It might be the anime-watching, fantasy-reading kid in me, but I love movies with fantastical plots. I like plots with big stakes, and the hero needs to save the world, but there are times when I watch what I call no-0nothing movies. No-nothing movies are movies that are more slice-of-life plots where nothing incredibly whimsical happens. And not every no-nothing movie I watch is good, but there are some that I love. The movie of the month, Uncorked, is one of those no-nothing movies, but in the best way possible.
Movie of the Month Uncorked Review
Most of the time, when a movie’s overarching message is about chasing your dreams, it’s usually something out of the ordinary. Top Gun is about wanting to be the best fighter pilot. Rudy is about playing football, and Miracle is about beating the Soviet Union in hockey. Chasing your dreams is a topic that touches most feel-good movies and inspires us to reach for what feels like the unattainable.
Uncorked takes that Disney feel-good magic that we all tend to love in movies about chasing our dreams and shows us the hardship that comes along with it. We don’t get a five-minute training montage in Uncorked. It’s not that kind of movie. It isn’t a Rocky movie, but what we do get is a look into the life of Elijah and his tumultuous relationship with his father as he chases his goal to become a sommelier instead of taking over the family business.
As someone who doesn’t have the best relationship with their dad (A millennial with dad issues? How cliché, I know), this movie captured the awkward tension present in my relationship with my dad. Whether it was Elijah constantly seeking approval from his father to venture out and become his own man with his dreams and aspirations or the inability between the two of them to talk to each other about anything of real substance outside of an argument does hit where it hurts.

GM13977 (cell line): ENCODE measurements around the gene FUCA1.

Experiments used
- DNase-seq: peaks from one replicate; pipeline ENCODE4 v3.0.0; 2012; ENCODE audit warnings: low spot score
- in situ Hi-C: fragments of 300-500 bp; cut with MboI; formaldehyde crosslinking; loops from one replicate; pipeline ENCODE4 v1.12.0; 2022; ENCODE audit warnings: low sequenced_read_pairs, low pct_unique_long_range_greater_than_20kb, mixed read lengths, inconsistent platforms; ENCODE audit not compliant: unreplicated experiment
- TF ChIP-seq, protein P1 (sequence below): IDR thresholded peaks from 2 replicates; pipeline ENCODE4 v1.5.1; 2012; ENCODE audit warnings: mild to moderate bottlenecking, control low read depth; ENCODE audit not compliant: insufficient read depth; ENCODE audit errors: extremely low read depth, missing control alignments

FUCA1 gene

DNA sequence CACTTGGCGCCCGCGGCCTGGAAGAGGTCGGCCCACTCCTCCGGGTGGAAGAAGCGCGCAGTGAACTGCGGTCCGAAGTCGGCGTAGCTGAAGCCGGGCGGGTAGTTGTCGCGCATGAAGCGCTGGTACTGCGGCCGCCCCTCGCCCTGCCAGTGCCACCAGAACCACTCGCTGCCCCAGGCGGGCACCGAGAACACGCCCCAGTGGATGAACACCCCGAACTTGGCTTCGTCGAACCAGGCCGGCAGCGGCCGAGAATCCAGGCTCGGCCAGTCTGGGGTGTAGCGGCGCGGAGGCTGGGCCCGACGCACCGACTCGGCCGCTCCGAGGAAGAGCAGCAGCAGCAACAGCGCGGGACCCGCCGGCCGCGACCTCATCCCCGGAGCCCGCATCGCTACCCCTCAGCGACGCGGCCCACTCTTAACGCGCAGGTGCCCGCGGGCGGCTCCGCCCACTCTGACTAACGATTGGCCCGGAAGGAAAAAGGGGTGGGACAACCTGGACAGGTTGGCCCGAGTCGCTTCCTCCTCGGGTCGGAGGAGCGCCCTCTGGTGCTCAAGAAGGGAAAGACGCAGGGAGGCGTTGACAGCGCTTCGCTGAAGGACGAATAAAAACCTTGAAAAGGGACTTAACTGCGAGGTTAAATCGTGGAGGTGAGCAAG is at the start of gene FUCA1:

I see parts of me in Elijah, but he actively tries to connect with his dad, but his dad shuts it out without trying for the movie’s first half. When all his dad wants is for Elijah to learn the family business so he can take it over one day. It’s the classic Disney “No, Dad! That’s your dream, not mine” schtick but done well. All parents are different, but they all have expectations for their kids, whatever those expectations. In the case of Elijah, it was taking over the BBQ restaurant.
But towards the end of the movie (SPOILER), when Elijah’s mom dies of cancer, his dad starts to support Elijah in the same way my dad shows his support. He was present. Not many words were spoken, and the few that were were inconsequential. But his dad was present, and that’s more than some people can say. The scene where Elijah’s dad brings out the bottle of wine Elijah had gifted him, and they play dominoes together in silence while they wait to hear about Elijah’s Sommelier test score hits like a brick way. You can feel the awkwardness in the support that his dad is trying to give him, but the effort is there, and what more can you ask from someone?
3.8 wine glasses out of 5
The thing I love most about this movie is the ending. Elijah failed his Sommelier test. He passed the theory portion but failed the blind test and service portions. And while the cynic in me would have laughed and loved if the movie credits rolled right there, we get to see a little more into Elijah’s life. We see that he is running the second location of the BBQ restaurant with his dad, but we also see that he hasn’t given up on his dream. He is back in Som School trying to improve at what he loves. Life kicked him in the balls, but he didn’t give up, and there was something inspirational in his attitude. This movie inspires me like Remember the Titans does, but in a more subtle and adult way.
(Also, this movie might have one of the best depictions of a healthy relationship with real communication, arguments, support in loss, and encouragement to chase your dreams.)